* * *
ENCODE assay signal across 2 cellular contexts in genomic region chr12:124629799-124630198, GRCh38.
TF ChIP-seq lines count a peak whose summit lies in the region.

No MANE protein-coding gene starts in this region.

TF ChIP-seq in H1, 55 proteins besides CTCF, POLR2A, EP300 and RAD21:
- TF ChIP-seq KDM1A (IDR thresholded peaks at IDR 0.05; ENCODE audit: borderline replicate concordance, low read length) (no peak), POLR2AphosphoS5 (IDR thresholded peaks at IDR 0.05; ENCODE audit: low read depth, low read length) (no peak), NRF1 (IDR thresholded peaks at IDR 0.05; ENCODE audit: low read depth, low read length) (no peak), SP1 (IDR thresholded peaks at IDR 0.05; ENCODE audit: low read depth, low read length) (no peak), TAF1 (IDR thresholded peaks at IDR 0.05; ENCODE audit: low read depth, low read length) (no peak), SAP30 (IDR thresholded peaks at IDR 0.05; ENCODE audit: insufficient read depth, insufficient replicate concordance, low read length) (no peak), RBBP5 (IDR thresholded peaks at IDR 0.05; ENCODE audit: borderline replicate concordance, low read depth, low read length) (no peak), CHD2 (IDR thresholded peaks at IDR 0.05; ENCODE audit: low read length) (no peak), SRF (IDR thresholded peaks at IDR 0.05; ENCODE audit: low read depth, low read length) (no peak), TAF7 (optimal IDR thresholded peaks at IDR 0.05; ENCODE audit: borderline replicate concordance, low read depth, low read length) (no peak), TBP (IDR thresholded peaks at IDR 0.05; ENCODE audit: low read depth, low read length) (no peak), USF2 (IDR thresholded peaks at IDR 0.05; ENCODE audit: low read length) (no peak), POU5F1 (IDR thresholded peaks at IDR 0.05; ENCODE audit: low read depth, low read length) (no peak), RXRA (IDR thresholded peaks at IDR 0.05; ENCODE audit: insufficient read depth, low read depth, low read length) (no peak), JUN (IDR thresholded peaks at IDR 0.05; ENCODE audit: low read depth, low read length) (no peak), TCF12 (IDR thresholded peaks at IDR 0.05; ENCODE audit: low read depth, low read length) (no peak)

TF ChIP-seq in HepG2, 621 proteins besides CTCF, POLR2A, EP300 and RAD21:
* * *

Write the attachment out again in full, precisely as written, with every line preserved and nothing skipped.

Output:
ENCODE assay signal across 2 cellular contexts in genomic region chr12:124629799-124630198, GRCh38.
TF ChIP-seq lines count a peak whose summit lies in the region.

No MANE protein-coding gene starts in this region.

TF ChIP-seq in H1, 55 proteins besides CTCF, POLR2A, EP300 and RAD21:
- TF ChIP-seq KDM1A (IDR thresholded peaks at IDR 0.05; ENCODE audit: borderline replicate concordance, low read length) (no peak), POLR2AphosphoS5 (IDR thresholded peaks at IDR 0.05; ENCODE audit: low read depth, low read length) (no peak), NRF1 (IDR thresholded peaks at IDR 0.05; ENCODE audit: low read depth, low read length) (no peak), SP1 (IDR thresholded peaks at IDR 0.05; ENCODE audit: low read depth, low read length) (no peak), TAF1 (IDR thresholded peaks at IDR 0.05; ENCODE audit: low read depth, low read length) (no peak), SAP30 (IDR thresholded peaks at IDR 0.05; ENCODE audit: insufficient read depth, insufficient replicate concordance, low read length) (no peak), RBBP5 (IDR thresholded peaks at IDR 0.05; ENCODE audit: borderline replicate concordance, low read depth, low read length) (no peak), CHD2 (IDR thresholded peaks at IDR 0.05; ENCODE audit: low read length) (no peak), SRF (IDR thresholded peaks at IDR 0.05; ENCODE audit: low read depth, low read length) (no peak), TAF7 (optimal IDR thresholded peaks at IDR 0.05; ENCODE audit: borderline replicate concordance, low read depth, low read length) (no peak), TBP (IDR thresholded peaks at IDR 0.05; ENCODE audit: low read depth, low read length) (no peak), USF2 (IDR thresholded peaks at IDR 0.05; ENCODE audit: low read length) (no peak), POU5F1 (IDR thresholded peaks at IDR 0.05; ENCODE audit: low read depth, low read length) (no peak), RXRA (IDR thresholded peaks at IDR 0.05; ENCODE audit: insufficient read depth, low read depth, low read length) (no peak), JUN (IDR thresholded peaks at IDR 0.05; ENCODE audit: low read depth, low read length) (no peak), TCF12 (IDR thresholded peaks at IDR 0.05; ENCODE audit: low read depth, low read length) (no peak)

TF ChIP-seq in HepG2, 621 proteins besides CTCF, POLR2A, EP300 and RAD21: